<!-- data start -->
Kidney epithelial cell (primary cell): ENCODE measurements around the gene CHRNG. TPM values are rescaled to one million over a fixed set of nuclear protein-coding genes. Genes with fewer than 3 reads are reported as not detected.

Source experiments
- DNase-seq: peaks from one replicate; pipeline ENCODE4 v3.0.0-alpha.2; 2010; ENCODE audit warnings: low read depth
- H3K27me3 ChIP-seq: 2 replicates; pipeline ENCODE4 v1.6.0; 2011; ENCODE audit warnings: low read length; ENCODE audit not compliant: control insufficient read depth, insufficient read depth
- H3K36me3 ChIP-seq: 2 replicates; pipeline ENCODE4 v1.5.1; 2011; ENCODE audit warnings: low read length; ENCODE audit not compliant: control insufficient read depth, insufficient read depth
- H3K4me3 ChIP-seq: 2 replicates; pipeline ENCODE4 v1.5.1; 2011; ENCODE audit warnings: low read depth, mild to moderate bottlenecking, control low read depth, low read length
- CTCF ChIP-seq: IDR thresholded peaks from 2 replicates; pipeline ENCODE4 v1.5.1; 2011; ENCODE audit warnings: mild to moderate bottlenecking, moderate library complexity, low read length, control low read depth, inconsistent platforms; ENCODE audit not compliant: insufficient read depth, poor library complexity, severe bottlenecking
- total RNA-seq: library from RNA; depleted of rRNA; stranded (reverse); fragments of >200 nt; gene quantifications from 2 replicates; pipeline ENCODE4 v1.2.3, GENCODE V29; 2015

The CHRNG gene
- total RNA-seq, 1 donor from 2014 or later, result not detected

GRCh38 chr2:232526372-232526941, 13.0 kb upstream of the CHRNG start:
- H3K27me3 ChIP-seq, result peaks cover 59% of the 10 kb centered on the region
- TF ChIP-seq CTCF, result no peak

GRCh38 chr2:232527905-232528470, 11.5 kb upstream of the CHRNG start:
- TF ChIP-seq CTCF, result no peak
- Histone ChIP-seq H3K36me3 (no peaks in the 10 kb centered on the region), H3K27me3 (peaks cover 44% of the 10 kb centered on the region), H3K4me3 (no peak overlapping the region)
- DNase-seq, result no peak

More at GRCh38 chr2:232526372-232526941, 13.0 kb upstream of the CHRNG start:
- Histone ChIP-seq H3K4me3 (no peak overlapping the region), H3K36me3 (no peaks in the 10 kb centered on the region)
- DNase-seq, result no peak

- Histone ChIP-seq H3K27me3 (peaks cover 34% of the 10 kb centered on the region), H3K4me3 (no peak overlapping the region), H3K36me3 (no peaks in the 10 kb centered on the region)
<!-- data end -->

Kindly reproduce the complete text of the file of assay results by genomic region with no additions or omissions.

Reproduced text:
Kidney epithelial cell (primary cell): ENCODE measurements around the gene CHRNG. TPM values are rescaled to one million over a fixed set of nuclear protein-coding genes. Genes with fewer than 3 reads are reported as not detected.

Source experiments
- DNase-seq: peaks from one replicate; pipeline ENCODE4 v3.0.0-alpha.2; 2010; ENCODE audit warnings: low read depth
- H3K27me3 ChIP-seq: 2 replicates; pipeline ENCODE4 v1.6.0; 2011; ENCODE audit warnings: low read length; ENCODE audit not compliant: control insufficient read depth, insufficient read depth
- H3K36me3 ChIP-seq: 2 replicates; pipeline ENCODE4 v1.5.1; 2011; ENCODE audit warnings: low read length; ENCODE audit not compliant: control insufficient read depth, insufficient read depth
- H3K4me3 ChIP-seq: 2 replicates; pipeline ENCODE4 v1.5.1; 2011; ENCODE audit warnings: low read depth, mild to moderate bottlenecking, control low read depth, low read length
- CTCF ChIP-seq: IDR thresholded peaks from 2 replicates; pipeline ENCODE4 v1.5.1; 2011; ENCODE audit warnings: mild to moderate bottlenecking, moderate library complexity, low read length, control low read depth, inconsistent platforms; ENCODE audit not compliant: insufficient read depth, poor library complexity, severe bottlenecking
- total RNA-seq: library from RNA; depleted of rRNA; stranded (reverse); fragments of >200 nt; gene quantifications from 2 replicates; pipeline ENCODE4 v1.2.3, GENCODE V29; 2015

The CHRNG gene
- total RNA-seq, 1 donor from 2014 or later, result not detected

GRCh38 chr2:232526372-232526941, 13.0 kb upstream of the CHRNG start:
- H3K27me3 ChIP-seq, result peaks cover 59% of the 10 kb centered on the region
- TF ChIP-seq CTCF, result no peak

GRCh38 chr2:232527905-232528470, 11.5 kb upstream of the CHRNG start:
- TF ChIP-seq CTCF, result no peak
- Histone ChIP-seq H3K36me3 (no peaks in the 10 kb centered on the region), H3K27me3 (peaks cover 44% of the 10 kb centered on the region), H3K4me3 (no peak overlapping the region)
- DNase-seq, result no peak

More at GRCh38 chr2:232526372-232526941, 13.0 kb upstream of the CHRNG start:
- Histone ChIP-seq H3K4me3 (no peak overlapping the region), H3K36me3 (no peaks in the 10 kb centered on the region)
- DNase-seq, result no peak

- Histone ChIP-seq H3K27me3 (peaks cover 34% of the 10 kb centered on the region), H3K4me3 (no peak overlapping the region), H3K36me3 (no peaks in the 10 kb centered on the region)